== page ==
Dzhokhar Tsarnaev, the surviving brother of the two suspects allegedly involved in the 2013 Boston Marathon bombing, and his lawyers have requested that the trial be moved to Washington, DC, in an effort to find a jury that will be impartial. Under ordinary circumstances, this is a smart move, as there are a number of instances throughout any criminal proceedings where a change of venue has been warranted. Certainly, this is no exception, but given the crime garnered international attention, is it even possible for the Boston Marathon bombing suspect to find an impartial jury?
As it is, the Boston Marathon is a hugely popular world event, and when the bombings occurred April 15, 2013, all eyes were focused squarely on Boston. Millions watched as a huge effort rolled out to try and capture the pair that were believed to have conducted this heinous crime. Boston itself was certainly paralyzed with fear, save for their courageous police force, as their beloved city went into lockdown. To be sure, no one in Boston will be able to look at Tsarnaev with an impartial eye during his trial, but is a change of venue going to change Tsarnaev’s fate?
The writer is fully aware that the suspect’s lawyer has a very specific job to do in this instance, and one part of that job is to ensure that his client gets a fair trial. One of the best ways to ensure this happens is to change up the venue, but in this case, it is doubtful that much will change. Thanks to the crush of media reports on Tsarnaev and his older brother, the surviving suspect in the Boston Marathon bombing does not have much hope in securing himself an impartial jury.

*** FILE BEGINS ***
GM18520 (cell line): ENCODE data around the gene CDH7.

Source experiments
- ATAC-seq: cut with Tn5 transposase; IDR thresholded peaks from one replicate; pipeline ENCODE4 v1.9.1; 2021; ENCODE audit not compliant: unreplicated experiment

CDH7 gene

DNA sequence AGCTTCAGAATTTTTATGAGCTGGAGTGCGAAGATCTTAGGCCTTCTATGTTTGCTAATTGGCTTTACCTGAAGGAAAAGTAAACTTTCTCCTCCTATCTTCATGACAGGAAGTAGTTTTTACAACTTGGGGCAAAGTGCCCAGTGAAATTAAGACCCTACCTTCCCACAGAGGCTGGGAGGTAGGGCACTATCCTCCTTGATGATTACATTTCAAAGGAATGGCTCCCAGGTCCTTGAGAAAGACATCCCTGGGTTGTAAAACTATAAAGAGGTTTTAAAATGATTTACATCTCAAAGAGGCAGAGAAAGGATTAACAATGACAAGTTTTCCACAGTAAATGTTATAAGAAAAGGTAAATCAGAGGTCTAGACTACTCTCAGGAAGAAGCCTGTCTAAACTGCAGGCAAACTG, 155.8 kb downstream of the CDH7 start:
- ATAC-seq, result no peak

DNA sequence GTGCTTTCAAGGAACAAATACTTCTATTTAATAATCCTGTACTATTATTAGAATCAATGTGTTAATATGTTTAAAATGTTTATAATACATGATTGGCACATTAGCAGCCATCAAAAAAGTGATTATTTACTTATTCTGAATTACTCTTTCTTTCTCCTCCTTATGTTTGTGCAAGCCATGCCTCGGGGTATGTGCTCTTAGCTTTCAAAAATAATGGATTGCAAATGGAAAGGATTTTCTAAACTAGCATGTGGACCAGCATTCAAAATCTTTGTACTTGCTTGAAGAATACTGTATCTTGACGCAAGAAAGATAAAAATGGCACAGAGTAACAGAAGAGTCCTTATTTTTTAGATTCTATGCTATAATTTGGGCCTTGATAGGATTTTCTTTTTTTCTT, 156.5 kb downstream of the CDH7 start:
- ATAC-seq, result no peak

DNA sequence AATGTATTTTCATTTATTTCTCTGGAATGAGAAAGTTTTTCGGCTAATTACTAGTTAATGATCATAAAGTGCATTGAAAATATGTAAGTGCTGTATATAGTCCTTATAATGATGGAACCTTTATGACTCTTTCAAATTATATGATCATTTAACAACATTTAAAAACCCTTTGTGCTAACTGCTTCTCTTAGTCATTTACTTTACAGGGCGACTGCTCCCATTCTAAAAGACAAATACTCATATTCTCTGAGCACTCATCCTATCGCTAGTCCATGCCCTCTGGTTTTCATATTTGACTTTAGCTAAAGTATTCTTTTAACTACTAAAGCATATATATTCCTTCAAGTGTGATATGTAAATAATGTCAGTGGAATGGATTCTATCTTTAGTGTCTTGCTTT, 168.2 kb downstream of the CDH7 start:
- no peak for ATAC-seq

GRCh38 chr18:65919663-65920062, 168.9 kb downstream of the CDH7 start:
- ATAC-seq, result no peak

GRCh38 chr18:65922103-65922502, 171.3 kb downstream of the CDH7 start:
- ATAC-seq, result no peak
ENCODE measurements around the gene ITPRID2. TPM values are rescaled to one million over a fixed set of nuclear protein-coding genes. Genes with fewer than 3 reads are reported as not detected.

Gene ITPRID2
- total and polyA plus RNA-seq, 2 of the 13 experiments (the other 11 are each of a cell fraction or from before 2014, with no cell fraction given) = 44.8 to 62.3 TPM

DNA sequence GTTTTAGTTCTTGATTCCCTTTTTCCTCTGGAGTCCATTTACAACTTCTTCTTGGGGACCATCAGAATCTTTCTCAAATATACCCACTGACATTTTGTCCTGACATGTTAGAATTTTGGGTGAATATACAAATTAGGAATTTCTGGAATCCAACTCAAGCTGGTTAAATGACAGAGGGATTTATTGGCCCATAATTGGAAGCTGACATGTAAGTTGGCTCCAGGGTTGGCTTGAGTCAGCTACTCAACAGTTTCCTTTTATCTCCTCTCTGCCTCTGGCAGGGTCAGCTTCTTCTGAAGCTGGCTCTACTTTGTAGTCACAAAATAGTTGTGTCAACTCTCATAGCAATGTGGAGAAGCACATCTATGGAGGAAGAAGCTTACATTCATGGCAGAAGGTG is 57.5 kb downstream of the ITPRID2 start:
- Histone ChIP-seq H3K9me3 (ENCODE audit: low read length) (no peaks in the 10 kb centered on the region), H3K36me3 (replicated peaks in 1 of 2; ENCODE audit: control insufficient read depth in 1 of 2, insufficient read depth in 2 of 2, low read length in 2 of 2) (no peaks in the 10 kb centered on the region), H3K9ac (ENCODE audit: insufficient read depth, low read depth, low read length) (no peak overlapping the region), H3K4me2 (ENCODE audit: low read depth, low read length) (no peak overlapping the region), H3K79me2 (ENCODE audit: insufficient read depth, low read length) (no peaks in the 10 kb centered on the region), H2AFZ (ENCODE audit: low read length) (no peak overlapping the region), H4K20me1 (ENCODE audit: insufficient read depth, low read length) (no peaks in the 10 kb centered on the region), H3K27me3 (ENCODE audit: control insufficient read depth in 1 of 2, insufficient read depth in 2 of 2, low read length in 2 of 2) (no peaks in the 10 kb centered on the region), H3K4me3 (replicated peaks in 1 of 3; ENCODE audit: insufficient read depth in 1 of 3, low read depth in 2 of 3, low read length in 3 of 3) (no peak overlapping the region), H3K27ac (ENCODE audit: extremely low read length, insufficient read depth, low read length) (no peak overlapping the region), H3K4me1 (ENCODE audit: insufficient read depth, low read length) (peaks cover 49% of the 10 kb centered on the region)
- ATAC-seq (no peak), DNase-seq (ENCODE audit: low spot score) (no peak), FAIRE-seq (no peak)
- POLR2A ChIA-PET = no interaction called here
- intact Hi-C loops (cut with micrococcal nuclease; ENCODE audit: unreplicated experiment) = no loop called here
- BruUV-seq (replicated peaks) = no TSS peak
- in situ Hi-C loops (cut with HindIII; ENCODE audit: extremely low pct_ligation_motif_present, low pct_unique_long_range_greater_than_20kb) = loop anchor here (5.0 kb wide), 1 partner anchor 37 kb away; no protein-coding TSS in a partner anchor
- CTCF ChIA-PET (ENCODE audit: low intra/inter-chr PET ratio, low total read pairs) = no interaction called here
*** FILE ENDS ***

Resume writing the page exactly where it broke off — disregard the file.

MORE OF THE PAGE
As Boston fought to recover from the tragedy, there was a wave of feel-good news reports about how people pulled together to help each other; the many who had undergone amputations are now recovered and rebuilding their lives, and there have even been marriages that have resulted from this tragedy. Let’s not lose sight, however, of the fact that this was, indeed, a tragedy, one that was allegedly created by a pair of Chechen brothers who believed they were fighting for a cause bigger than themselves. Now, Dzhokhar Tsarnaev is presumably recovered from his own physical injuries – not much is really known about the young man’s physical condition – and has presumably justified his older brother’s death in his own head in order to cope with any grief he might be feeling.
The bottom line is, a change of venue is about as likely to secure the surviving Tsarnaev brother an impartial jury as it is to secure him a spot on the next NASA mission. It is true that the young man’s lawyer is only doing what he has been trained to do; his lawyer is supposed to function in the best interests of his client, and a change of venue may be one step in pursuing Tsarnaev’s best interests. However, the international attention that this crime garnered means that this surviving Boston Marathon bombing suspect will have a distinct problem in finding any location in the world that will not have already looked at him and convicted him, regardless of what the evidence truly may show.
Opinion by Christina St-Jean